EDEN PRAIRIE, Minn. -- The Minnesota Vikings haven't had a player with 1,000 yards receiving since Brett Favre's sensational season in 2009.
Stefon Diggs and Adam Thielen are on track this year to give them two.
A deep track.
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Making difficult catches in tight sideline coverage or breaking open underneath the secondary, Diggs and Thielen have emerged as one of the NFL's best wide receiver tandems. Diggs leads the league with 391 yards and Thielen is third with 358 yards, sandwiching Pittsburgh's three-time All-Pro Antonio Brown .
"If both of those guys are singled there's a good chance I'm probably going to throw it their way," quarterback Sam Bradford said, "just because I do feel very confident they're going to go out and get it."
The Vikings have completed nine passes of 30-plus yards in four games, a pace that would double last season's total of 18. They had 53 successful throws that covered at least 20 yards last year, and they're already at 21 through the first quarter of the 2017 schedule.
With an offensive line contributing vastly improved pass protection and a productive running game forcing defenses to honor play-action fakes, the Vikings have so far displayed a dynamic, creative, versatile attack under offensive coordinator Pat Shurmur in his first full season at the play-calling helm.
"When we have an opportunity, we've got to make the most of them," Thielen said. "Because we don't know when we're going to have those shots and when they're going to come up."
Bradford, who has missed the last three games because of a left knee injury, set the NFL record for completion percentage last year out of necessity behind a struggling offensive line. The running attack was nonexistent, too. Going deep was hardly possible, even if Diggs and Thielen had the ability to turn such play calls into momentum-changing completions.
"Pat's just drawing it up, what he sees and what he likes. He's letting Adam do some great things. Adam's got some great hands. He runs some great routes," Diggs said. "So I just feel like it happened organically."
Don't get too comfortable, Cris Carter and Randy Moss. Diggs and Thielen have begun to push their way toward the top of some of the lists of the franchise's all-time leaders.
Sidney Rice was the last 1,000-yard receiver in purple, in 2009. Before that, Moss in 2003 completed a streak of 11 straight seasons with at least one. Seven of those featured two: Carter and Jake Reed each year from 1994-97, and Carter and Moss from 1998-2000.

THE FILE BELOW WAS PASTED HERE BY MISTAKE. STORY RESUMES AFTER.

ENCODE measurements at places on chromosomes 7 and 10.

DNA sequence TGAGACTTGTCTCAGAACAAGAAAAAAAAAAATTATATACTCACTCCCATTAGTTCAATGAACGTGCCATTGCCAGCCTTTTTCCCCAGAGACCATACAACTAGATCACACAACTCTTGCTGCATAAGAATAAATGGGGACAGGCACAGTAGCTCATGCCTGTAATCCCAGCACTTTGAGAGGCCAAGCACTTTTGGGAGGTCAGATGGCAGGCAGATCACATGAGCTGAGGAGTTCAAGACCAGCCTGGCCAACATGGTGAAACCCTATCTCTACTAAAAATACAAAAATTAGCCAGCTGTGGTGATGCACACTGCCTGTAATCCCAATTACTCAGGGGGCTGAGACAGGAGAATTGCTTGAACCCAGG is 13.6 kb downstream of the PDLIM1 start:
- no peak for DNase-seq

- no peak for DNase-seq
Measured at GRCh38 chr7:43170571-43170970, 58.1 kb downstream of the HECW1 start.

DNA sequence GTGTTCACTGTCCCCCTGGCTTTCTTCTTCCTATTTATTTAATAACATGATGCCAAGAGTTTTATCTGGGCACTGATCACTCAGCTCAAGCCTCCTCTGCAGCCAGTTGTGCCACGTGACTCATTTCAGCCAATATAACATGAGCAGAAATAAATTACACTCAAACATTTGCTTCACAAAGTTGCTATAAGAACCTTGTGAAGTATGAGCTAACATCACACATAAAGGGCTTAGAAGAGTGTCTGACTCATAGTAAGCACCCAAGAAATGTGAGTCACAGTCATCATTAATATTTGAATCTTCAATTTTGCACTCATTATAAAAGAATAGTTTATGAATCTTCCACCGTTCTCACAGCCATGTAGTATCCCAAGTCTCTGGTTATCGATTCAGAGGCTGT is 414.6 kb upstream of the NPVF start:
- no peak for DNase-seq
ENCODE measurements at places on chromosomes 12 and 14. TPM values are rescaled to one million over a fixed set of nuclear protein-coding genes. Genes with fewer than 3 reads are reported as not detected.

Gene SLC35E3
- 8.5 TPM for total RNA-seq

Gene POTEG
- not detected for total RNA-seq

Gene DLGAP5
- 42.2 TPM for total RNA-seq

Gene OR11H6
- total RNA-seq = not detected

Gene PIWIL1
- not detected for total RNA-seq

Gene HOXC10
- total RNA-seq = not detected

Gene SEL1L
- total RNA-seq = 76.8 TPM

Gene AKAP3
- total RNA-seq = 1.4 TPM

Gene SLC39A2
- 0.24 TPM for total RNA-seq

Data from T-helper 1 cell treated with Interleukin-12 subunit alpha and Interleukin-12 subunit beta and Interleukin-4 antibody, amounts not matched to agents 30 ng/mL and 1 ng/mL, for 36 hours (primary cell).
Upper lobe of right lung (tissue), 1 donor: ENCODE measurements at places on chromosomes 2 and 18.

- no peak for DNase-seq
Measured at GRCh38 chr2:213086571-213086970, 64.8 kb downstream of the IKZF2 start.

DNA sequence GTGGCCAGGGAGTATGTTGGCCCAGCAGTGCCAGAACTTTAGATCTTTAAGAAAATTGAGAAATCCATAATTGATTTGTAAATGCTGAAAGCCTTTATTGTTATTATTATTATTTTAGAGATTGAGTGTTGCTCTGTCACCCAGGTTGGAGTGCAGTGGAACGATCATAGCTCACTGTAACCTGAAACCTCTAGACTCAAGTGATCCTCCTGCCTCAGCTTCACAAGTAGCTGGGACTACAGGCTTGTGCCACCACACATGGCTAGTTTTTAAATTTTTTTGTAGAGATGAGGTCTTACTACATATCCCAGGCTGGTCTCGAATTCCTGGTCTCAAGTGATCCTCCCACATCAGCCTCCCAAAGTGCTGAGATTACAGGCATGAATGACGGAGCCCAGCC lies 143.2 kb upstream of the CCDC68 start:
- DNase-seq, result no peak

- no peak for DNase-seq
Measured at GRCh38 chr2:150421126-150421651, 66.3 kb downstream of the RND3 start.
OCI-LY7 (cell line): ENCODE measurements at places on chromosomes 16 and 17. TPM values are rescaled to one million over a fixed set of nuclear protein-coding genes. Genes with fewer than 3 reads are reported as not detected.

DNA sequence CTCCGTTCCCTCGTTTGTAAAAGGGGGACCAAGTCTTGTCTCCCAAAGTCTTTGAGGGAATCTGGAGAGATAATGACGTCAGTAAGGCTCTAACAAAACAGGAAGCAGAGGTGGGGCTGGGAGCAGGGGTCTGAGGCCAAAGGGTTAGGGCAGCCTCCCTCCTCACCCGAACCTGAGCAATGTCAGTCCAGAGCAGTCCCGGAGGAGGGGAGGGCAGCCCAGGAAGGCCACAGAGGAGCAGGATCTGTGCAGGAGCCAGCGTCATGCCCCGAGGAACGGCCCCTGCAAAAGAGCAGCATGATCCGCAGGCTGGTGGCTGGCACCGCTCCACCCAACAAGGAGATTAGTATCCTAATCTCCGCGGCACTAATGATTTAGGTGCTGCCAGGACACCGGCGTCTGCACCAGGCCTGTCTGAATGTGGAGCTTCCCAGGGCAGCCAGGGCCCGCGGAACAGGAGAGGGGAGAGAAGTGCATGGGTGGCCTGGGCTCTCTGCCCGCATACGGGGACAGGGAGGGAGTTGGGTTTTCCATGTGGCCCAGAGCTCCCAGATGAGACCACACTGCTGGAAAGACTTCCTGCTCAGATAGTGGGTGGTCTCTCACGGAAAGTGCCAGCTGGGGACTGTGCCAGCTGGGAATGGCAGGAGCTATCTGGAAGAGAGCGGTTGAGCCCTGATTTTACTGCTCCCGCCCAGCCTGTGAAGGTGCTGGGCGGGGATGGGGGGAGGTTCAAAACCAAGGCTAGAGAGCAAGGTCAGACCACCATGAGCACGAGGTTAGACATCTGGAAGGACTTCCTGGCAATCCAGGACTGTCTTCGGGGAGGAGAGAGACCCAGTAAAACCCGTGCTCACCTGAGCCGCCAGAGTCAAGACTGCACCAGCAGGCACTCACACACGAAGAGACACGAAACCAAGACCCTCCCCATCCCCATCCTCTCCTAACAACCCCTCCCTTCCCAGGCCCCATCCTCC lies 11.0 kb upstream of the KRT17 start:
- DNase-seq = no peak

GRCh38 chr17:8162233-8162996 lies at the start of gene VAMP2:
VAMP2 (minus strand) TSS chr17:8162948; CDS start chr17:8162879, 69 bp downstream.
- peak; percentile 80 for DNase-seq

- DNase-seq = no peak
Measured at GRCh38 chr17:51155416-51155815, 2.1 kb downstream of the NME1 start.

The primary difference with Diggs and Thielen -- both a bit undersized by NFL standards -- is that they had to work harder to reach this status. Diggs was a fifth-round draft pick out of Maryland in 2015 and a healthy scratch the first three games of his career. Thielen famously signed out of an undrafted tryout camp in 2013, spent a season on the practice squad and another couple of years primarily on special teams until his breakout in 2016.
But they're both exceptional route runners, with an ability to line up inside or outside and make a shallow cross or a deep post work whenever the situation calls for it. With Brown as an example, the league has seen more and more versatile wide receivers who can confuse and confound defenses by moving all over the formation rather than being limited to either the outside or the slot.
"When a quarterback is in trouble, they'll come down with the ball," said wide receiver Michael Floyd, who's coming off a four-game suspension and set to join the Vikings as another dangerous down-field option when they play at Chicago on Monday. "That's expected in our room."
Diggs broke out ahead of Thielen, but he said he's looked up to his teammate as an example of precise route-runner. Shurmur likened Thielen to an outfielder in baseball for his ability to judge the ball and adjust to it in flight for a catch even if he hasn't separated himself from the defender. Both Diggs and Thielen have a keen sense for how to bend a route away from a cornerback to make an interception impossible and a difficult reception look routine. Diggs in particular has a reputation among the Vikings defense for being relentlessly competitive.
"He won't ever stop. He catches a ball in practice, he'll run all the way to the end zone," cornerback Xavier Rhodes said.
The key for the Vikings will now be to keep up this deep passing game with the loss of running back Dalvin Cook , whose early success was setting up those play-action fakes.
"But also, it's part of what they do now," Detroit coach Jim Caldwell said last week, before his team beat the Vikings 14-7. "Before they had been getting the ball out fairly quickly, intermediate passes and those kinds of things, and occasionally down the field. Well now they're attacking down the field with that real strong running game, so that's what's made the difference. Those guys are running really good routes, catching the ball well."